AIC urges regulator to spell out risks on open-ended funds

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The Association of Investment Companies has urged the FCA to spell out the risks of investing in illiquid asset classes through open-ended funds, arguing investment trusts and companies offer a better alternative on performance ground alone.

The AIC feedback comes as part of its response to the FCA discussion paper ‘Illiquid Assets and Open-Ended Funds’, which was launched in February and covers asset classes such as property, infrastructure and unlisted securities.

The investment trade body has also argued that fund providers should be required to explain why the chosen fund structure is appropriate for its underlying assets.

AIC chief executive Ian Sayers says the superior performance of close-ended funds when investing in illiquid assets is demonstrated by thesubstantial outperformance” of the Property Direct – UK sector in comparison to equivalent open-ended funds.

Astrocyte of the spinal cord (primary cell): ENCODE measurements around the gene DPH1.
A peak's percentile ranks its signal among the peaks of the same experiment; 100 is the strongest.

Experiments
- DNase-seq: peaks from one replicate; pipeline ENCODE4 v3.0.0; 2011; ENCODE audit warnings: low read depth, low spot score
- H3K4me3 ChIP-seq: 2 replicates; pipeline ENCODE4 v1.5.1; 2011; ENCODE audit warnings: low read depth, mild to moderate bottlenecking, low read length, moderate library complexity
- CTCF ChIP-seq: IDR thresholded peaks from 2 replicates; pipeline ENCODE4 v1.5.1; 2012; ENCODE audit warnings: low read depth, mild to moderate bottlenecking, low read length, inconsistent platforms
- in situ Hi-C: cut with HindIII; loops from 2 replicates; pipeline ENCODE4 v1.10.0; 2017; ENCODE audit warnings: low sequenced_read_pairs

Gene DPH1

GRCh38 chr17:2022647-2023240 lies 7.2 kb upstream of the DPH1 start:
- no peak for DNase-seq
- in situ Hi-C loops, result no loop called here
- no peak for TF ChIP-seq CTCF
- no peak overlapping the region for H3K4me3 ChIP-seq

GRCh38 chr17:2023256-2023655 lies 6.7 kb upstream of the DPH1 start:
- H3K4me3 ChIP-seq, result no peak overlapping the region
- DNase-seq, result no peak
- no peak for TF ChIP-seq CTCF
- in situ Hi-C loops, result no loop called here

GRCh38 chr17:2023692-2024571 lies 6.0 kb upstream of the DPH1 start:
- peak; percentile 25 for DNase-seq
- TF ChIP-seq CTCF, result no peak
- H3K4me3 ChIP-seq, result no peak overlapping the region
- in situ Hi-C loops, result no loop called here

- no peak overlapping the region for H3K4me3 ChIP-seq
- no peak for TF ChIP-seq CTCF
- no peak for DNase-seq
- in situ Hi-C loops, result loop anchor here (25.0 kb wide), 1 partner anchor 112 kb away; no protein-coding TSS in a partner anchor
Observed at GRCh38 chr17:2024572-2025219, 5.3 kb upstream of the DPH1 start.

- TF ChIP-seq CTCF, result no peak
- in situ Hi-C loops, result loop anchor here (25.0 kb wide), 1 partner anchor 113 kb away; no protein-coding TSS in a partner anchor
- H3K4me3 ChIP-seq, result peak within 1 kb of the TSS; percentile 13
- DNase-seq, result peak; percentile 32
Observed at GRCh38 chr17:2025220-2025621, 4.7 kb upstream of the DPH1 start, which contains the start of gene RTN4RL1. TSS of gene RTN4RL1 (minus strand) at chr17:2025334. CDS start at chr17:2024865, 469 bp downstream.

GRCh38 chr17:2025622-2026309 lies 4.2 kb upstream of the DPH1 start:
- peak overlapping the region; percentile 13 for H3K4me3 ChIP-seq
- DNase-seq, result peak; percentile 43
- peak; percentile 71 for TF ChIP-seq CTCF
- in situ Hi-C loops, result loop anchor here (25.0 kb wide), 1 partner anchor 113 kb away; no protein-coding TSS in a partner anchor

Over five years the average Property Direct – UK investment company is up 105 per cent, whereas the equivalent open-ended property company is up 32.2 per cent.

“The structural advantages of investment companies were also brought starkly into focus by the referendum vote, when most open-ended property funds had to take some form of action in the light of changing sentiment, including repricing and suspending redemptions.

“Investment companies were not immune from market pressures, of course, and we saw discounts widen in the immediate aftermath of the referendum result, though these have recovered since.  However, investors were still able to trade throughout this period if they chose to, instead of having to wait for months to sell.”

Sayers points out that many open-ended property funds are still holding upwards of 25 per cent.

“This is particularly relevant for income seekers, as such balances will be earning very low returns, whereas investment companies can remain fully invested, delivering a higher yield.”

He says the suitability of close-ended funds to illiquid investments like direct property raises questions over why the open-ended sector has four times as much invested in the space.